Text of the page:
Ive really interested in the Gose (Goes-A) since I had the chance to try it this past summer at the Great Taste of the Midwest. It really stood out as excellent on a day of excellent beers.
Before you try to produce a new recipe it is best to consult with those with experience. First off I am extremely fortunate to have access to some excellent brewers. Russ Chibe is a member of my homebrew club and is quite accomplished at brewing styles that originate in Germany. His series on brewing Gose is a must for anyone looking to reproduce the style. Additionally I reached out to Kevin from GB for his process and he was extremely helpful in pointing me in the right direction.
The general recipe / process is as follows:
50/50 german pils / wheat malt ~ 11-12 plato
Mash Low 150s
Run off and let cool to 100f (no boil)
Pitch Lacto – Hold at 100f until PH reaches 3.7
30 minute boil
6-10 ibu (Hallertau or noble hop)
10 minute -.96 oz Coriander in 6 gallons. Scaling back 10% gets me to .84 oz.
Kosher Salt (15g is a good starting point)
My process and recipe fell somewhere between what Kevin and Russ recommended. For the recipes I used the following:
There Gose The Neighborhood
Batch Size (Gal): 5.50 Wort Size (Gal): 5.50
Total Grain (Lbs): 8.94
Anticipated OG: 1.047 Plato: 11.67
Anticipated SRM: 3.0
Anticipated IBU: 7.8
Brewhouse Efficiency: 76 %
Wort Boil Time: 75 Minutes
% Amount Name Origin Potential SRM
48.2 4.31 lbs. Wheat Malt Germany 1.039 2
44.4 3.97 lbs. Pilsener Germany 1.038 2
7.4 0.66 lbs. Flaked Barley America 1.032 2
Amount Name Form Alpha IBU Boil Time
0.80 oz. Hallertau Hersbrucker Whole 4.75 7.8 30 min.
I added the Flaked barley because, well, nearly everything I brew has flaked barley in it. I like what it brings to the table, and have found that when brewing with wheat a little flaked barley produces amazing foam and head retention, which I really wanted to emphasize with this beer.
My process shakes out like this, On day one mash as usual. Run off, your full volume and bring to a boil. Boil for 10 minutes. This will kill off any lacto that exists in the grain and carried through from the mash. It should be noted that if you chose to not boil you could add a handful of cracked grain to the wort and it would sour. I decided to boil because I wanted to sour with a pure strain of lacto from White Labs.
Chill the beer to 115-120f and run off into a carboy (I’d recommend using glass/steel for this). For the next two to three days you will need to keep this wort at 120 degrees to allow the lacto to work optimally. Personally I use a large Rubbermaid tub filled with water, a ranco temp controller, and a heatstick (from amazon).
Standard disclaimer here. Electricity and water do not mix and will kill you. Do not attempt without the appropriate safety precautions.
I cannot emphasize enough how important this warm step is. If you fail to keep your wort warm the lacto will not get it nearly sour enough. You will need to keep an eye on your water bath because the elevated temperatures will increase the evaporation rate.
After two to three days the lacto will drive the pH of the solution down to around 3.7. At 3.7 lacto has a really hard time producing additional acid and the acid production will slow. Feel free to give it a few more days, but it is a fools battle. Try the beer at this point. The smell will be funky but tasting will gives you a totally different viewpoint. Personally I was ready to drink it without fermenting it further. The sugar left in solution and the acid made it really quite nice.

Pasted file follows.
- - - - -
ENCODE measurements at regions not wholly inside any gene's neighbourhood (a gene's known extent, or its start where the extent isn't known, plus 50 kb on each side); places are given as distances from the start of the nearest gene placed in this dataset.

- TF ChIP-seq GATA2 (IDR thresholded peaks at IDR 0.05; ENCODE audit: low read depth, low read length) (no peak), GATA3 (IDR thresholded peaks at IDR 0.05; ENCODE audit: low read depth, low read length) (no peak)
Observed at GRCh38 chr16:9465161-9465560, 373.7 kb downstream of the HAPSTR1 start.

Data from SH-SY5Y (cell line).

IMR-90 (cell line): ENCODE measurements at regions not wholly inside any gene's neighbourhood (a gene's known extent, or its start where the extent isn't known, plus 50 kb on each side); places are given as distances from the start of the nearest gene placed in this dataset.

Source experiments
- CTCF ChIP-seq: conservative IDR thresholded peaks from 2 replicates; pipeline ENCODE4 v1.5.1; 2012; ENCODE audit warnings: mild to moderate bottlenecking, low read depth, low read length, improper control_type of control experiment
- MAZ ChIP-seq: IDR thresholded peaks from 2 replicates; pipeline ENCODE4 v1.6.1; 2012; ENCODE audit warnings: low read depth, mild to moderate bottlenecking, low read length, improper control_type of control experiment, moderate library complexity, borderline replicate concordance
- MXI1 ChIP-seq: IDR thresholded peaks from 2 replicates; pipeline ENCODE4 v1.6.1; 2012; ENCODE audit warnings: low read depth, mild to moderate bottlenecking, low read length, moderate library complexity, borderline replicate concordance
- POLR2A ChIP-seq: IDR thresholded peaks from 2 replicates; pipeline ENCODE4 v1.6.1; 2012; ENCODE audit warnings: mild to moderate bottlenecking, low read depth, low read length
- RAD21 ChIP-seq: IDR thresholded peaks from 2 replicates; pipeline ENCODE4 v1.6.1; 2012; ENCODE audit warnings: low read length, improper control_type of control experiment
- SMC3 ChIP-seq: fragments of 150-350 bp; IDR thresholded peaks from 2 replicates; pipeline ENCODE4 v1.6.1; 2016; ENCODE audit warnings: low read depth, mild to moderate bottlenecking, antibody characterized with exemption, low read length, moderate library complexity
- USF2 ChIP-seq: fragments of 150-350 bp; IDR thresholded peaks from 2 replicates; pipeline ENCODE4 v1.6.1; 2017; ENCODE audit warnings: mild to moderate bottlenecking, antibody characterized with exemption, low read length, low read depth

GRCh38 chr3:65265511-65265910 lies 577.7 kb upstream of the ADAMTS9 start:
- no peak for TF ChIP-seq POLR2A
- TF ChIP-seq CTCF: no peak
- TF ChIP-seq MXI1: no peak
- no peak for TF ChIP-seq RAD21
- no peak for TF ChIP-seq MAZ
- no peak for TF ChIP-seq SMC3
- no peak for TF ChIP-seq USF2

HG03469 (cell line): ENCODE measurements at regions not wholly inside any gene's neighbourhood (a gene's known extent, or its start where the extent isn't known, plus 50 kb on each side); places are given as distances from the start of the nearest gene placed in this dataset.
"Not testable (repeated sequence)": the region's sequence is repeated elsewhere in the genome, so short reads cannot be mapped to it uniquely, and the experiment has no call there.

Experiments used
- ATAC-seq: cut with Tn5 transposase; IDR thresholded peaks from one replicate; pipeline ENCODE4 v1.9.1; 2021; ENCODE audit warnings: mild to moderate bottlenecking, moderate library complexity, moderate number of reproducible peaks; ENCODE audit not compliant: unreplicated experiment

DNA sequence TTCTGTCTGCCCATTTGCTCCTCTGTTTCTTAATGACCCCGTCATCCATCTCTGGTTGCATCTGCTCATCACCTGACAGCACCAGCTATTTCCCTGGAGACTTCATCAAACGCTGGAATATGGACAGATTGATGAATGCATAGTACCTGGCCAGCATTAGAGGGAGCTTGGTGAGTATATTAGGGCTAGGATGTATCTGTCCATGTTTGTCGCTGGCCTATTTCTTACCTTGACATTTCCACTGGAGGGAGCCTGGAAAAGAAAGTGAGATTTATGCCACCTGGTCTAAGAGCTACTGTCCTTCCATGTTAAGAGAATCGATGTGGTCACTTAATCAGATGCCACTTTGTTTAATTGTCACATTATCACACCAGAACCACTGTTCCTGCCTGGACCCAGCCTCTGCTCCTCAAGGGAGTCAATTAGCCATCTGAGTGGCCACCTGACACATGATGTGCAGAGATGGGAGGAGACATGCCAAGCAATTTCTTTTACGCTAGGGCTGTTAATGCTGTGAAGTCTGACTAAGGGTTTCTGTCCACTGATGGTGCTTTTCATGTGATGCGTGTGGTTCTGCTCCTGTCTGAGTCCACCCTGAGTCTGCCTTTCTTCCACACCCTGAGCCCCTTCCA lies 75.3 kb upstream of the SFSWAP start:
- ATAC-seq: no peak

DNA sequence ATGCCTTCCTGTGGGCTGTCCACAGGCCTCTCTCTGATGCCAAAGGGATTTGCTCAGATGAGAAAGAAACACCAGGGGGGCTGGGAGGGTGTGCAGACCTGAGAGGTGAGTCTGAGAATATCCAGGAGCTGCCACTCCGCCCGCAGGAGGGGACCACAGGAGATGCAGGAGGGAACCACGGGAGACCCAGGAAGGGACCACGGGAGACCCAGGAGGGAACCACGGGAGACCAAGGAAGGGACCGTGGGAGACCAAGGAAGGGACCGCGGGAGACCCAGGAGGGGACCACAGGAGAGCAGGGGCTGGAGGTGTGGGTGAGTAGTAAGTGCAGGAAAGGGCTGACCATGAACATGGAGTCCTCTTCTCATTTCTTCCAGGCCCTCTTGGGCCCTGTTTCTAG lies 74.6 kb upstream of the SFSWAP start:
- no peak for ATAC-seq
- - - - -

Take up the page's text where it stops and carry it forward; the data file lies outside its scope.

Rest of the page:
If you wish to preserve your lacto culture you should harvest some of your wort now.
Next up is the boil and ferment phase. This is fairly standard stuff. I personally chose to go with a 75 minute boil due the heavy pils malt bill and the extended time in the 100’s. I only wanted to ensure that I fully drove off any DMS and DMS precursors. Was it necessary? I can’t say for sure but it made for a cheap insurance policy. It should be noted that this will also nuke all the lacto in the wort.
At the 10 minute mark I made my coriander and salt additions. I went with:
• 20 g of Indian Coriander
• 22 g of Kosher Salt
This is about 10% less than what Kevin used in his batch last summer. I made the change because he felt that it was a bit too orange forward. The salt is kind of a wild card and can be adjusted in the keg if desired. A salt addition of 22g will put it in the salty range. If you like it a bit less assertive, I’d start at 15g and tweak from there.
Then chill and ferment. I used Wyeast 1007 German Ale because I had it laying around and it was semi traditional. More traditional would be to use one of the weizen yeasts, however many people just use Cal Ale for the clean profile. This beer is not about the yeast, so whatever yeast you go with ensure that it gives you a clean fermentation.
Up next Keg / Bottle to 2.5 – 2.6 vols and enjoy.
Look at the Foam on that beer
The end result came out quite nice. My version came out nicely sour but not puckeringly so. The salt was quite forward but in my opinion it did not overwhelm the beer. I would perhaps boost the coriander 2-3% but at that point it is really splitting hairs. I served this beer at my St. Partrick’s Day party and I think that the people that liked it most were “non-beer” people. My sister in law has liked it enough to inquire if I would brew a keg for her. For me this is high praise. The beer itself is quite quaffable at 5.5% and is amazingly refreshing. It would be an amazing summer beer. Ive submitted it to the BOSS Brewoff and once I have the results back Ill post the scoresheets.